NFL push for saftey not doing everything they think it is

I love turning on ESPN week in and week out and hearing former players who have gone through the grind of an NFL career, like Mike Golic and Mark Schlereth, complain and complain about how the NFL is being ruined by all these safety rules, suspensions and fines put on NFL players. The constant fining, along with every hard hit being flagged, are costing teams chunks of yards game in and game out.  Golic and Schlereth have figured it out, it’s about time the NFL figures it out!

First of all, to the fines for hits above the head. Do some players hit above the neck, putting defenseless receivers at risk? Yes. But, are the number of hits and players that are fined truly reflective of these few hits? No! The referees of the NFL have been baited to throw a flag on any hit that produces a loud crack because of the fear they would be harassed if they did not throw the penalty marker. In the defense of the players, NFL plays go so fast that there is literally no difference between a perfect hit to the chest of an opponent, to a shot to the head! These players do not have time to adjust their head position a few inches in the process of trying to take down a receiver who can run 40 yards in around four seconds! These fines are unfair and are being given out to people who are playing football the right way!

If the NFL is so obsessed with the safety of players, then why did the Baltimore Ravens and Philadelphia Eagles have to play four games in 17 days? If the NFL is so committed to the safety of the players, then why are they putting two wh0le teams at the risk of countless injuries and fatigue issues? The Ravens and Eagles will have no time to recover from lingering or minor injuries, which could easily turn into debilitating injuries. For anyone who has played competitive football before at any level, they know it takes at least a few days to recover from a brutal game of football and I can only imagine it would be longer in the NFL. How are these players expected to recover from these slugfests when they are playing a game every four days? Clearly, the NFL isn’t nearly as committed to player safety as they say they are, otherwise they would never have allowed this to happen.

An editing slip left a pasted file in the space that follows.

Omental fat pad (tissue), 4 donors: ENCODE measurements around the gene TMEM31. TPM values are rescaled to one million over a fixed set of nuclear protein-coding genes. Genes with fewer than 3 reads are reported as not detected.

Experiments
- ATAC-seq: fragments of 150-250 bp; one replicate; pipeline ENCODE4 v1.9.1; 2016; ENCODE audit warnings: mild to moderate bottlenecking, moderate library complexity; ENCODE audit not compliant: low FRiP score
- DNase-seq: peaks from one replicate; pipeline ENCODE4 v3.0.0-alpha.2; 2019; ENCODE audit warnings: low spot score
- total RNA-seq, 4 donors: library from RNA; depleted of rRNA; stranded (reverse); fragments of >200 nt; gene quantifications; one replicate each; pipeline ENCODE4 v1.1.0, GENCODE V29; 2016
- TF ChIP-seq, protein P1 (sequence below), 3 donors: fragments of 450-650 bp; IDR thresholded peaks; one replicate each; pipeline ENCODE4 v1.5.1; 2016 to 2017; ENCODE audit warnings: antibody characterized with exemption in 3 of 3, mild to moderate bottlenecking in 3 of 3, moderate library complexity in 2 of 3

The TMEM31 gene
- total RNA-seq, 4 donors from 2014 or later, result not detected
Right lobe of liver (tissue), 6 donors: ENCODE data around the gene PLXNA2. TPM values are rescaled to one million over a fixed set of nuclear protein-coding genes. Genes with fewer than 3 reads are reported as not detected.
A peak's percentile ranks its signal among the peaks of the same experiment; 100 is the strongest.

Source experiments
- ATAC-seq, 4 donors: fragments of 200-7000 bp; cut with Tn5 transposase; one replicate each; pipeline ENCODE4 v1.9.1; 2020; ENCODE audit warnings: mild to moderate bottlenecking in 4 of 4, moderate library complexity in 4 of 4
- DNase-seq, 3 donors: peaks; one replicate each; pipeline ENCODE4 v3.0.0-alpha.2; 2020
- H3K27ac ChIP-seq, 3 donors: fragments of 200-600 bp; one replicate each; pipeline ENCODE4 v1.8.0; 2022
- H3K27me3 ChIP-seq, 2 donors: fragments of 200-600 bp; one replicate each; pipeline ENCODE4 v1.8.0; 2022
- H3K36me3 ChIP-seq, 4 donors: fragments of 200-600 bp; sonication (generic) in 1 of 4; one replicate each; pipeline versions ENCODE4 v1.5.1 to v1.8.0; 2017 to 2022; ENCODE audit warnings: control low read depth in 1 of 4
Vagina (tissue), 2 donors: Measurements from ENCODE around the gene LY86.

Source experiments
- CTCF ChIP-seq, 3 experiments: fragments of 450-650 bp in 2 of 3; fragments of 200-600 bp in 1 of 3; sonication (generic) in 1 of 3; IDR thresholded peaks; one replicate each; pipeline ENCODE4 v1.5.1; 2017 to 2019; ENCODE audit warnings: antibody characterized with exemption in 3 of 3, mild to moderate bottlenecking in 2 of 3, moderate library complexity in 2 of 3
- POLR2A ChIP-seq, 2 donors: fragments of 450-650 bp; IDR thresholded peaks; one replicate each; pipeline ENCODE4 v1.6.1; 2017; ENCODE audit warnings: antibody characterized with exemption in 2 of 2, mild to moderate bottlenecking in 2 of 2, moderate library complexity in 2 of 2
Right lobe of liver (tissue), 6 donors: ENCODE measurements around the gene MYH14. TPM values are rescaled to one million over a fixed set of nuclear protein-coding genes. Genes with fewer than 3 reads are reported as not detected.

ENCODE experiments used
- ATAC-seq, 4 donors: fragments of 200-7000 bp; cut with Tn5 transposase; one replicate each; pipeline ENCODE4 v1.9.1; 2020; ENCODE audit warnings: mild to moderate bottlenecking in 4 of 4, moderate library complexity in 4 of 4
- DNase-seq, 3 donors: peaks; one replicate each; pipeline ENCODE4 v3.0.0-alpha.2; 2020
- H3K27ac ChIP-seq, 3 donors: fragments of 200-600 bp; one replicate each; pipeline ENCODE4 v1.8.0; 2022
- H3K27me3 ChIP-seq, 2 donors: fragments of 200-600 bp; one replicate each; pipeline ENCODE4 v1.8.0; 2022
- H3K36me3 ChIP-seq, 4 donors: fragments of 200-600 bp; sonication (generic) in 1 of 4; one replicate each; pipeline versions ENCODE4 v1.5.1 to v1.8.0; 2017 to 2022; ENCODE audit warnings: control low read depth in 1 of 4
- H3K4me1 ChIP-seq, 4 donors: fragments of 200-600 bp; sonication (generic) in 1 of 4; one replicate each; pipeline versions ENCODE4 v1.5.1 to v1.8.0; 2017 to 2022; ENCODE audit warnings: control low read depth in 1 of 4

No matter how many rules the NFL puts in place, no matter how many players they fine, no matter how many former players speak up about brain trauma they appear to be having as a result of playing in the NFL, the goal of reducing concussions in the NFL will not drastically change unless the players speak up! The players must come out in the middle of a game, or even after a game, and admit to someone that they think they have a concussion. In my experience with football, this just isn’t going to happen. Athletes are such competitors that nothing will take them out of a game, no matter what the future consequences may be. Some people say “you will never lose your job to injury.” Well that could be the most incorrect statement I’ve ever heard! Just look at Alex Smith, who lost his job simply by getting knocked one too many times in the head. Logically, other players will see this and be even less likely to speak up about concussions, for the fear of losing their job.

I understand concussions are a big deal, and not something to play around with, but all of these changes being made to the NFL are tarnishing the great product I used to see every Sunday. Ultimately, the players know what they are getting into before they enter the league, and understand the possibility of various injuries, and their effect on the rest of their lives. I think the players should be held accountable for this, and the NFL should back off from all of these fines, suspensions and penalty flags. The bottom line is, even with these changes being made, the changes will not work effectively until players begin to speak up about concussions during or after games and practices. I don’t see this happening, just ask Alex Smith how speaking up worked for him.

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Connor Doyle

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